Lots of innovators fail because they don't know how to take their ideas from drawing board to marketplace. Some business plan competitions address this problem for students from the region's higher education institutions by providing much-needed advice, mentoring, technical assistance and cash. And, for those students whose ideas don't win, success often lies in the clarity of thought and confidence that's learned along the way.
University of Akron senior Jason King learned how to give presentations in layman's terms by competing in (and winning) this year's LaunchTown Entrepreneurship Awards, which draws student teams from all over Northeast Ohio. "I was so involved in research, I thought my technical information was evident to everybody," said King. But it wasn't. King and his teammates at Telkesis, Esra Cipa, Laura Vondeak and Margaret Brass took home the $10,000 grand prize (and $20,000 worth of consultation services) after being coached to use plain English to "sell" their medical device to a panel of investors, entrepreneurs and academicians during the competition. Their device takes the shock out of spinal implant surgery.
"Your audience has to understand your idea enough to be drawn in," confirmed Anthony Margida, director of Entrepreneurial Services at the Akron Global Business Accelerator and a LaunchTown leader. "Just about everybody knows somebody who's had spinal surgery. We told the team to make people curious about their device by explaining what each screw does."
The Telkesis team plans to stick together after graduation (and graduate school) to develop their products. King plans to use his team's winnings to help pay for Food and Drug Administration review to get their first product to market. That's a thrill for Prof. Ajay Mahajan, who advised Telkesis. "I'm an academician, but I've also started a company. I've experienced how important and gratifying it is to take a product from the lab to the market."
"Entrepreneurs also can use emotion to connect with business plan judges," said Mike Lisavich, program manager for 10x-celerator New Venture Accelerator. The Fisher College of Business program at Ohio State University uses a business plan competition to pick its classes of ten high-potential technology companies for ten-week product development "boot camps."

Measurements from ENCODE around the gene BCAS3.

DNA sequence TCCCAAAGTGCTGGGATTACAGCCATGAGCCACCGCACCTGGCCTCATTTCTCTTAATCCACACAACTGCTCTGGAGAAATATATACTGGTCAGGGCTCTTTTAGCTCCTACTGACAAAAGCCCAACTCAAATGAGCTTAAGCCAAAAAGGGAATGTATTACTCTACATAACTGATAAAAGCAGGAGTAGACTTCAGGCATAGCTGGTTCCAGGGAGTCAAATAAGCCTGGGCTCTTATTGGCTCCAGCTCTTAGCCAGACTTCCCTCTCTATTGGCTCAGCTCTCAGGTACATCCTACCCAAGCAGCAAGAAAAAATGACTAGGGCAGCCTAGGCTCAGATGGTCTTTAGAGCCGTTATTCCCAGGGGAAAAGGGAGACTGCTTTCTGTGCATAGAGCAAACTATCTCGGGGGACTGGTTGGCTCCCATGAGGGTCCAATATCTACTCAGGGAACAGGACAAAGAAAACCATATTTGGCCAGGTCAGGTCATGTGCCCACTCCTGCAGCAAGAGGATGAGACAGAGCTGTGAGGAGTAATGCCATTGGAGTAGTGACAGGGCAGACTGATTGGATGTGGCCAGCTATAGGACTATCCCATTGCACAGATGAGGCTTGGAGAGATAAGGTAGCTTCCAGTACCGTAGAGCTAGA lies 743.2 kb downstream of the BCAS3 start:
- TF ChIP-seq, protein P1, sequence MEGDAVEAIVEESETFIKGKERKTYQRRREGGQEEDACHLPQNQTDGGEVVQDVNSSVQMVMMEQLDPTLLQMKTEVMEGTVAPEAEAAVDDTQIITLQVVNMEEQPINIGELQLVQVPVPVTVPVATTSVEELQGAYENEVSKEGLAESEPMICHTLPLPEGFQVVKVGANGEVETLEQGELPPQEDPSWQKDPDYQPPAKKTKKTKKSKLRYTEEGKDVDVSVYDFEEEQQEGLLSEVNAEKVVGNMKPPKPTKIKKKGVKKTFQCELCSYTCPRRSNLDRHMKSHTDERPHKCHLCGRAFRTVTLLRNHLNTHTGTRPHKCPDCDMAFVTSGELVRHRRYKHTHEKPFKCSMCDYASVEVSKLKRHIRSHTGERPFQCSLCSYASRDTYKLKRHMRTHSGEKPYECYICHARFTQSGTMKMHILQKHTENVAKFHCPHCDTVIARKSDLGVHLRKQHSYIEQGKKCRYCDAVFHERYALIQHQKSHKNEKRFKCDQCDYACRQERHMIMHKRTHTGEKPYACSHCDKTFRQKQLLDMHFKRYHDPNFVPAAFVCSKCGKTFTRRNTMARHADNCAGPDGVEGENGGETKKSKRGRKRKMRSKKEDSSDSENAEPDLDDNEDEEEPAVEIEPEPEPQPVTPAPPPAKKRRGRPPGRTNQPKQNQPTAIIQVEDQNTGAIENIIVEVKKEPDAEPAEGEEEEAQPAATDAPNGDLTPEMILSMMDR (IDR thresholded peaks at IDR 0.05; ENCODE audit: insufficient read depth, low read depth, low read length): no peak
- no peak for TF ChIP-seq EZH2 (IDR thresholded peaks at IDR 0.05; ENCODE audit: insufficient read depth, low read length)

"It's not necessarily what the entrepreneurs have accomplished that makes them successful, but what their business is, how it connects with people, why the business is unique," said Lisavich, an MBA graduate assistant at the Fisher School.
Feedback, advice and mentoring for students also are hallmarks of business plan competitions. At ideaLabs, the annual business plan competition run by the Entrepreneurship Education Consortium (EEC), "every student gets feedback" on concept papers and presentations used to pick winners, said Kay Molkentin, co-director of Integrated Entrepreneurship Programs at Hiram College, one of nine universities in the ideaLabs consortium.
Student teams are vetted at their own universities before going to ideaLabs. At Hiram early this year, 52 students answered 17 questions in concept papers, which were judged. before announcing the three finalists. Students got advice from faculty and staff, and they learned how to validate their ideas through research and analysis.
Finalists prepare eight-minute presentations to compete for the chance to compete at ideaLabs. Students gain pluck, poise and tenacity through the process. Even if they don't launch their ideas or go on to become entrepreneurs, "They feel better prepared to start job hunts," Molkentin said. EEC also runs a summer immersion program during which students spend an entire week eating, sleeping and talking their ideas.
This year, Nicholas Barron, a mathematics and physics major at Case Western Reserve University, and his team landed the top prize with his Pothole Patch - a "non-Newtonian fluid" that becomes rigid when pressure is applied. "I think it energizes any student who participates in the competition. They come out of the competitions thinking, 'I can do this!'" Molkentin said.
Students also come out of business plan competitions with real ideas and contacts. Four years ago, CitizenGroove won a joint competition with EEC and Shaker LaunchHouse. The competition helped attract North Coast Angel Fund, which invested in CitizenGroove.
ADAP Nanotech was a finalist at last year's TiE Quest - the business plan competition of TiE Ohio, part of the network of The International Entrepreneurs, said Réka Barabás, executive director. This year, JumpStart Inc. invested $250,000 to help ADAP start pilot production of its gecko-like adhesive.
And the 10-xelerator's 19 graduating companies, which received $20,000 apiece from the Ohio Third Frontier's ONE Fund to support business and living expenses during their program, have pulled in an additional $4 million or $5 million in investments. "We're creating sustainable businesses and building entrepreneurial leaders in our community," Lisavich said. "I wish I had a chance seven years ago as an undergrad to participate in the program."
Cathy Belk is the Chief Relationship Officer of JumpStart. She specializes in branding, marketing communications, and business and relationship management. She brings 16+ years of experience in a variety of marketing and business roles, but gets her energy from working daily with entrepreneurs and their growing companies.